Aswan Governorate is one of the Egyptian governorates located in Upper Egypt. This governorate lies in the far south of the country in Upper Egypt, its capital is Aswan. This Governorate borders Luxor to the north, Al-Bahr Al-Ahmar (Red Sea) Governorate to the east, New Valley Governorate to the west and Sudan’s Northern states to the south.
History of Aswan
Aswan is one of the 27 governorates of Upper Egypt. This governorate has a deep-rooted history and heritage as all the governorates, located in the Nile Valley. The history of Aswan extends long back to the very early civilization in Egypt. We can get a lot about the history of that governorate through the Ancient Egyptian monuments that still survives in Aswan City and Abu Simbel. Besides, the history of the governorate appears in the many Greco-roman monuments it has in Edfu, Kom Ombo, Philae and the middle area in this governorate.
The capital of this governorate is the city of Aswan. It is the ancient city of Swenett, which was the frontier town of Ancient Egypt facing the south.
The ancient Egyptian used the place to serve different purposes. Among these purposes is the use of its quarries. These quarries were famous for their stone, and; especially, for the granitic rock called Syenite. The Ancient Egyptians used the stone of these quarries to furnish the colossal statues, obelisks and monolithic shrines that spread throughout Egypt, including the pyramids. For fortune, the traces of the quarry-men, who worked in these quarries 3,000 years ago, are still visible in the native rock. That quarries lie on both banks of the Nile. Also, a road of six and a half km in length connected the quarries of Syene to Philae.
The ancient Egyptian used the place as a garrison, as well. This military station was operating until recently.
Administrative divisions of Aswan Governorate
The governorate has the following administrative:
- Abu Simbel.
- Kom Ombo.
- New Aswan.
- New Tushka.
- Also, Nasser City.
Attractions in Aswan Governorate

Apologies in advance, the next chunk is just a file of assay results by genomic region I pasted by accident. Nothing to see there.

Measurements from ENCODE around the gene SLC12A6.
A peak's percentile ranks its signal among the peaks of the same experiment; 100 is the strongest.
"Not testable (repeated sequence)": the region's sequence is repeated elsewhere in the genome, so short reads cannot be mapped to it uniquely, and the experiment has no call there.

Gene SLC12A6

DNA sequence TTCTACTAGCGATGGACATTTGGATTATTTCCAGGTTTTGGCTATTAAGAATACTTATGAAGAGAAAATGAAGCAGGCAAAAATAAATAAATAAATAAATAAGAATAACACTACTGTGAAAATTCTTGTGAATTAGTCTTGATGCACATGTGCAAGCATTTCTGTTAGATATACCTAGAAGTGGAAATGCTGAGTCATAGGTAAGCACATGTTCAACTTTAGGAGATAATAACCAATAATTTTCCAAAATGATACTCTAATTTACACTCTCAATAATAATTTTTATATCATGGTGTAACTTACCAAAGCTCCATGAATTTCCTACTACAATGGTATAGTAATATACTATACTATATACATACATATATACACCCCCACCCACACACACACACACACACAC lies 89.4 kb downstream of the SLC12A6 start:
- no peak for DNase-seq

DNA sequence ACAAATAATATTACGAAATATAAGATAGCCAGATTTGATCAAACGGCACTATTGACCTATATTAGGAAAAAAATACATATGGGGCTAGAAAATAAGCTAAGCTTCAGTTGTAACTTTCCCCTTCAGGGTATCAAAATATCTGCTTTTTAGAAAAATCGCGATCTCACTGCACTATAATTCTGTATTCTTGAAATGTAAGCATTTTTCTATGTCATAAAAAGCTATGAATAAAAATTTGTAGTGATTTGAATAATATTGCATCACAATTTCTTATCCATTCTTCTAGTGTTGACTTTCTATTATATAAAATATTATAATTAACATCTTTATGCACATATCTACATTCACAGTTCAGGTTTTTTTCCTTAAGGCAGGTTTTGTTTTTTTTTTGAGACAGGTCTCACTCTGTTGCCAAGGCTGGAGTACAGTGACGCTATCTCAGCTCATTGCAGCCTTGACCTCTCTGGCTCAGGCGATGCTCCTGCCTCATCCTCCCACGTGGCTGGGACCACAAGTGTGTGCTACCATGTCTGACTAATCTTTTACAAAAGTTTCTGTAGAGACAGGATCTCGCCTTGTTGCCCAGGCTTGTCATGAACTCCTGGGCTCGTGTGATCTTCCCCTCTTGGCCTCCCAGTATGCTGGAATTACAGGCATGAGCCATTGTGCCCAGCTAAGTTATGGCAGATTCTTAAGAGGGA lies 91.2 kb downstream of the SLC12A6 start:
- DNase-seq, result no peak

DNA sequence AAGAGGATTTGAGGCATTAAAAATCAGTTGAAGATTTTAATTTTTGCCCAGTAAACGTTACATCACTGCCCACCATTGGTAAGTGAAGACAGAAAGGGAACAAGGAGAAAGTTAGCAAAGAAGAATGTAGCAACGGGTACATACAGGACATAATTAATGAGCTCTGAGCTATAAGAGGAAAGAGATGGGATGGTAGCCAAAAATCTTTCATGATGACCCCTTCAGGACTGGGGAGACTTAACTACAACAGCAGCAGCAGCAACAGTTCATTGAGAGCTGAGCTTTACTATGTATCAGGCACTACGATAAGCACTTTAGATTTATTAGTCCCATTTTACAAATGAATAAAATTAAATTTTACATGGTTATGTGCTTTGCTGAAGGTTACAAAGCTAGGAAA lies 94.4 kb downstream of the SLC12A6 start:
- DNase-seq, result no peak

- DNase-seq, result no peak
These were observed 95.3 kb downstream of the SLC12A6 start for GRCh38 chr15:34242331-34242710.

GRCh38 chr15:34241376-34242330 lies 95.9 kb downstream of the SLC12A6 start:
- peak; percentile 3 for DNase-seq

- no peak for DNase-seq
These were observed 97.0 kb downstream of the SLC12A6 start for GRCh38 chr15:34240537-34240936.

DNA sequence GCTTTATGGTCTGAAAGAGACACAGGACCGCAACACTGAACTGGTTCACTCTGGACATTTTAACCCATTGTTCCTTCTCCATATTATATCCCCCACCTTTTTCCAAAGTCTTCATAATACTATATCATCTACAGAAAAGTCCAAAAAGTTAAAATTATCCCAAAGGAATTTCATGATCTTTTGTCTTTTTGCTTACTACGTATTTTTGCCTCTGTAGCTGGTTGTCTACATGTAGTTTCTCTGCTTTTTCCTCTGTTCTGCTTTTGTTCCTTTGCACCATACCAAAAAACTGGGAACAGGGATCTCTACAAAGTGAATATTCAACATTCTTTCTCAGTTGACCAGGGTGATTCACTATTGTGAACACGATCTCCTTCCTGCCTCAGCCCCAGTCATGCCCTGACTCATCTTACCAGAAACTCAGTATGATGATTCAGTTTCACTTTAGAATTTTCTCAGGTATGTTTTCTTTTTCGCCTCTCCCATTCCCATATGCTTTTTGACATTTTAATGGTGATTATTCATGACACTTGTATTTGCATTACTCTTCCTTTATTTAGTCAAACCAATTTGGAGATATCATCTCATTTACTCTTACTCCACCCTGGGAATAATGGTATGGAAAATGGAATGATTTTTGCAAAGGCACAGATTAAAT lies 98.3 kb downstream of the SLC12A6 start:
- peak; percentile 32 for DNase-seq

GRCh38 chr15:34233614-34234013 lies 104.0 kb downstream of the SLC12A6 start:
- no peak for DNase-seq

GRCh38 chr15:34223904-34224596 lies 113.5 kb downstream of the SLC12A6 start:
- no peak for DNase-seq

Temples of Abu Simbel
The Temples of Abu Simbel – the most famous rock-cut temple in Egypt. These temples exist near the modern village of Abu Simbel, at the Second Nile Cataract. In other words, it lies at the border between Lower Nubia and Upper Nubia. There are two of them: The Great Temple belongs to Ramses II, while he dedicated the Small Temple to his wife, Queen Amun-her-Khepeshef.
Temple of Kalabsha
The Temple of Kalabsha is a Greco-roman one. This temple was originally located at Bab al-Kalabsha, ancient Egyptian Talmis. It lies 56 km south of the city of Aswan, Aswan governorate. The Ancient Egyptians dedicated it to Isis, Osiris and Horus-Mandulis (the Roman aspect of the Nubian solar god, Merul). Undoubtedly, Kalabsha is the finest example of a freestanding temple in Nubia after the Temples of Abu Simbel. They call it “The Temple of Mandulis”, as well.
Temples of Philae
The Temples of Philae lie on one of the islands in the River Nile. Its original place was on Philae Island in Aswan. The ancient Egyptian name of Philae was Pilak, from which the Greek and Latin Philae were derived. During the Islamic era, it was known to the local people as El-Qasr, the “Castle.” Also, they named it Geziret Anas el-Wogud, after the hero of one of the tales in the “Arabian Nights,” who traced his beloved to this island. According to this tale, she had been locked up on Philae by her father.
Temple of Kom Ombo
The Temple of Kom Ombo is a double temple in the town of Kom Ombo in Aswan Governorate, Upper Egypt. The building is unique because its design consists of two adjoined sections. In other words, there were courts, halls, sanctuaries and rooms duplicated for two sets of gods.
Temple of Horus at Edfu
The Temple of Horus in Edfu is one of the most impressive and well-preserved temples in Egypt. This temple exists on the west bank of the Nile in the city of Edfu, Aswan Governorate. It is the largest temple dedicated to Horus and Hathor of Dendera.